While sources generally agree that the subculture of mountain-dwelling Shoshone came to be called Sheepeaters, scholars prefer Mountain Shoshone as the more accurate term. By the mid-1800s, they were regarded as largely separate from the horse-owning, buffalo-hunting bands that roamed much of what are now southwestern and central Wyoming and came to be known as the Eastern Shoshone.
The Mountain Shoshone hunted bighorn sheep in the mountains, along with deer, elk and many smaller mammals. They also ate fish and insects. In his book on the Mountain Shoshone, amateur archaeologist and historian Tory Taylor of Dubois, Wyo., cites ethnologist J. H. Steward, who wrote in 1943 that Shoshones gathered, dried and stored crickets, cicadas and grasshoppers.
The Mountain Shoshone also gathered a large variety of plants for food or medicine. Taylor, taking as his guide the current presence of alpine plants in the northern Wind River Range, suggests they probably ate mountain sorrel, spring beauty, marsh marigolds, wild strawberry greens, wild chives and 14 varieties of berries, along with cattails, burdock, dandelion roots and greens plus more than 50 other native plants.
They crafted ladles from sheep horns and built conical log dwellings, usually called wickiups—some of which still stand—and were pedestrians who probably used dogs for hunting and packing.
In prehistoric times, there may have been many Mountain Shoshone, as evidenced by dense assemblages of projectile points and other tools found high in the Absaroka Range of northwest Wyoming. Above 10,000 feet elevation in the Wind River Mountains, the discovery of whole villages—including the remains of wickiups—shows that living in the mountains, probably in summer, was common among prehistoric people.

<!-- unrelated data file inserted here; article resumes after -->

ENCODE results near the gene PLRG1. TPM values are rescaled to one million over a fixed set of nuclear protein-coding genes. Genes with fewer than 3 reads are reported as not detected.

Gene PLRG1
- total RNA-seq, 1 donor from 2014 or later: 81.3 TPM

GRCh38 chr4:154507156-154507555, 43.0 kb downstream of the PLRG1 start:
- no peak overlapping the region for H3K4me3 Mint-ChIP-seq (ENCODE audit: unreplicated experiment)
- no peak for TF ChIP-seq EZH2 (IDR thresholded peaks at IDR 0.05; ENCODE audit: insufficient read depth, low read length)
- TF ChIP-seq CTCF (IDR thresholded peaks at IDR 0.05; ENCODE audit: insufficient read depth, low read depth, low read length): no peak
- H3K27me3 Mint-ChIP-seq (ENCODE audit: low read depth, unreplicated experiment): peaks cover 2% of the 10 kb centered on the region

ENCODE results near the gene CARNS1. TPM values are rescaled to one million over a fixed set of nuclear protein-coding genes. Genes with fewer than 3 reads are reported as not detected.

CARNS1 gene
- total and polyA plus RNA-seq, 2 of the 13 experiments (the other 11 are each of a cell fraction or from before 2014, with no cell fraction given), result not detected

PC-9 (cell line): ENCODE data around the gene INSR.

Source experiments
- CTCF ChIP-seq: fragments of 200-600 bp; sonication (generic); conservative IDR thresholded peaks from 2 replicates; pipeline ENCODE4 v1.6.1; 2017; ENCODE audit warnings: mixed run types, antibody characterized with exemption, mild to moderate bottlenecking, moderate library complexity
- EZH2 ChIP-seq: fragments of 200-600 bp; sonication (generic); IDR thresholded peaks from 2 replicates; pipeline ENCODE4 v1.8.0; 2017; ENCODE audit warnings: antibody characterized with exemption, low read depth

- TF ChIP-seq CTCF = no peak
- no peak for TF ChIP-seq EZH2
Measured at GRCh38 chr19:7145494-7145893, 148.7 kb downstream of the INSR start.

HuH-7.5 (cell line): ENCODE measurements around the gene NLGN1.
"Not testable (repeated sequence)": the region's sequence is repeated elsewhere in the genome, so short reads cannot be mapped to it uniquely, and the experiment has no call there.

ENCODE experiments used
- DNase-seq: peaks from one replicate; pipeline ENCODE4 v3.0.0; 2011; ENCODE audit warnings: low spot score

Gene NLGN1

Shoshone-associated artifacts found at these villages include teshoas—knives used by Shoshonean women—soapstone vessels and chert, quartzite and obsidian projectile points of the desert tri-notch, cottonwood triangular and rose-spring style. About ten or twelve years ago, in a mountain meadow near timberline in the Wind River Mountains, one member of a team that included Tory Taylor found a rare soapstone carving among many other Shoshone artifacts near a major source of soapstone. Archaeologists have also found items often associated with other tribes as well as the Shoshone, including metates and manos—mortar-and-pestle stone tools—used for grinding food.